At its best, Paalam plays like a tone poem, especially when intercutting between its lonesome characters -- such as in the opening where everyone shaves or clips hairs from their faces or bodies, then later, in their respective prison-like hotel rooms in the chilly mountains of Baguio. In short, the movie works best when the humans must be no more than symbolic pretty elements in deliberately composed tableaus. Filmmakers Paolo Villaluna and Ellen Ramos (Selda, Ilusyon) have finally found a subject that matches their fetishistic photography of still objects: Existentially troubled individuals who are no more alive or dead than the fog or the sunlight through the glass.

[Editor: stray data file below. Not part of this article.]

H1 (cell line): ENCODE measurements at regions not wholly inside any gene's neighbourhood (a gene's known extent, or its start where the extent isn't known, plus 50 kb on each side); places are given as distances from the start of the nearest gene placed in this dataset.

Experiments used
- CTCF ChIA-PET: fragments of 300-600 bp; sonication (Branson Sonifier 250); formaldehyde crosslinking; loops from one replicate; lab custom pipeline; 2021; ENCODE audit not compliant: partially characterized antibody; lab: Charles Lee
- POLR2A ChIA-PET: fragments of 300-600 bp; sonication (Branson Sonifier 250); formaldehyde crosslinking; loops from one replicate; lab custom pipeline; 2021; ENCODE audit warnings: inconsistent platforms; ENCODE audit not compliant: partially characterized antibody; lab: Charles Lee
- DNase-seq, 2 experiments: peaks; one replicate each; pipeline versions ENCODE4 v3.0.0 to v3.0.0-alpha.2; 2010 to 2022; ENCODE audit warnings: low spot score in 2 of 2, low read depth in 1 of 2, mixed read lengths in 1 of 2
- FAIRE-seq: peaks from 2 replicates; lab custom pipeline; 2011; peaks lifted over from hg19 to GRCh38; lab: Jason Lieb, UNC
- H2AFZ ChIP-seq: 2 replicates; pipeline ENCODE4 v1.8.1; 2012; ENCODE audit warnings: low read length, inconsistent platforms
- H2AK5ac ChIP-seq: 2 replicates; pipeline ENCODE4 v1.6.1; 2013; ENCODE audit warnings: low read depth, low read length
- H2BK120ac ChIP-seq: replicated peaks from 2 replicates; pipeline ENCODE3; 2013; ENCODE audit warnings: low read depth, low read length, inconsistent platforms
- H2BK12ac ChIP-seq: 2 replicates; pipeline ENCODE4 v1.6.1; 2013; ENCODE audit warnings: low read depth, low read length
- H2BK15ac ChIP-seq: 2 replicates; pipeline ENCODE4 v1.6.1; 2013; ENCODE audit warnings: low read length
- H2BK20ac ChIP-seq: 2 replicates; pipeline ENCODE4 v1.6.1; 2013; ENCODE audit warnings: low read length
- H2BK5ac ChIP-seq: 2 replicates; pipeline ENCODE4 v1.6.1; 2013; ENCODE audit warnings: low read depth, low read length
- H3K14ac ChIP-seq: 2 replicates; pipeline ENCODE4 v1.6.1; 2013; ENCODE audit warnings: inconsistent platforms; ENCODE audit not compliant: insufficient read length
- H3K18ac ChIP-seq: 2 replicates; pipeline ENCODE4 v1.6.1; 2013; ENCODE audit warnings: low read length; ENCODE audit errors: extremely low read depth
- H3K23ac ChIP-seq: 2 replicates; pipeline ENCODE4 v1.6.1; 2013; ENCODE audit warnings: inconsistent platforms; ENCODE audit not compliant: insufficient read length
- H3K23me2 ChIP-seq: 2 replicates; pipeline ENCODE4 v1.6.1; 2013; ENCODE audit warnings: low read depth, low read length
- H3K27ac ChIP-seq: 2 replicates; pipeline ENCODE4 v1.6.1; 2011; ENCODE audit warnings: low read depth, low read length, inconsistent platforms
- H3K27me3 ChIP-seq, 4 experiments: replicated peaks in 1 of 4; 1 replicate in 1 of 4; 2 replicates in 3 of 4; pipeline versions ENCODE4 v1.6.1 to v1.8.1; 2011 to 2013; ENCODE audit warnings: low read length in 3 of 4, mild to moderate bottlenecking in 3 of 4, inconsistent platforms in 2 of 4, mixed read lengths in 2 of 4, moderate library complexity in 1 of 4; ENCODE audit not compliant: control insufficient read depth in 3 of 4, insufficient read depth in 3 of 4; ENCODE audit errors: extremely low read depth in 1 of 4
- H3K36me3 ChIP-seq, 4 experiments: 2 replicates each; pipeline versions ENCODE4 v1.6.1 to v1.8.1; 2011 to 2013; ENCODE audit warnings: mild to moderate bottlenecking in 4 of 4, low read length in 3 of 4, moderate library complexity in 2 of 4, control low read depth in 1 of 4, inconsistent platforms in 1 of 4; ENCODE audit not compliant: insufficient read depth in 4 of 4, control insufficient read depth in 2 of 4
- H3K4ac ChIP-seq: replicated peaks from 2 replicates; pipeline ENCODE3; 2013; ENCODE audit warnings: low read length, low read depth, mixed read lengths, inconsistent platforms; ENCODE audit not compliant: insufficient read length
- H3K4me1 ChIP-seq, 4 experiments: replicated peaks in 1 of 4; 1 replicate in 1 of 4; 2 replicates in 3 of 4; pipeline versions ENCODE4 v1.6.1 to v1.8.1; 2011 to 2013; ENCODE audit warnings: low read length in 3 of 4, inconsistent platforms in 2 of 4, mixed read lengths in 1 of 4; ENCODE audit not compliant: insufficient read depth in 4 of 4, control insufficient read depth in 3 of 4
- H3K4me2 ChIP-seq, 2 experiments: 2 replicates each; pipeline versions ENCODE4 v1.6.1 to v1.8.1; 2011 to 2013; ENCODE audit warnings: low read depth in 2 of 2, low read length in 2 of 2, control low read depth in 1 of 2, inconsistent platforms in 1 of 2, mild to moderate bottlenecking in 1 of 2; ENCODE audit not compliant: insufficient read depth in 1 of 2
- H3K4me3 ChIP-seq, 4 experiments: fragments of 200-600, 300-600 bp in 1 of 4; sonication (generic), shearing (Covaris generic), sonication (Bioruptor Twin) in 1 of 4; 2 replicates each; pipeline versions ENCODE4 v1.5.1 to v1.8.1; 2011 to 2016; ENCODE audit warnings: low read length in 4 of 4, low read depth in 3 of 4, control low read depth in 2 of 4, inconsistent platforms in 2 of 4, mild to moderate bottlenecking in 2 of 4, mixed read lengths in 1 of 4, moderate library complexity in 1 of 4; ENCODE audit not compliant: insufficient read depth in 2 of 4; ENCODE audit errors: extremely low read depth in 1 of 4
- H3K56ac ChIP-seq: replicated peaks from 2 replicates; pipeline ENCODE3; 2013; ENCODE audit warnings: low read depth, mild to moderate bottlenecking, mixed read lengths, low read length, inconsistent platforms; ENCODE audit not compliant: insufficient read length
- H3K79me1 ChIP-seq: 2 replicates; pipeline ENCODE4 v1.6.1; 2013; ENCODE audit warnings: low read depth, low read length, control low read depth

When they must interact, however, the movie thuds. It becomes clear as we watch that the characters possess only one dimension each. I'm convinced Jake Roxas was given a bad boyfriend just so he can spend the entire movie moping. And so with Jacky Woo and cancer. Joem Bascon, in case we miss that he's supposed to be horny, keeps thrusting his hips and pushing his girlfriend to do it. It's hard to see what else is in him that made him her prince. Lovi Poe, who's meant to connect and seduce and break free, only has layers of girlishness. It's telling that her boat ride with the older man is a bonding moment drowned out in music and impressionistic close-ups. Where there should have been drama, there's poses. I'd hate to think they're mere zombies awaiting their fates to arrive with the twist ending, but that's what they are.

GRADE: B-

Related Links:
Trailer
Mixed Review by Philbert Dy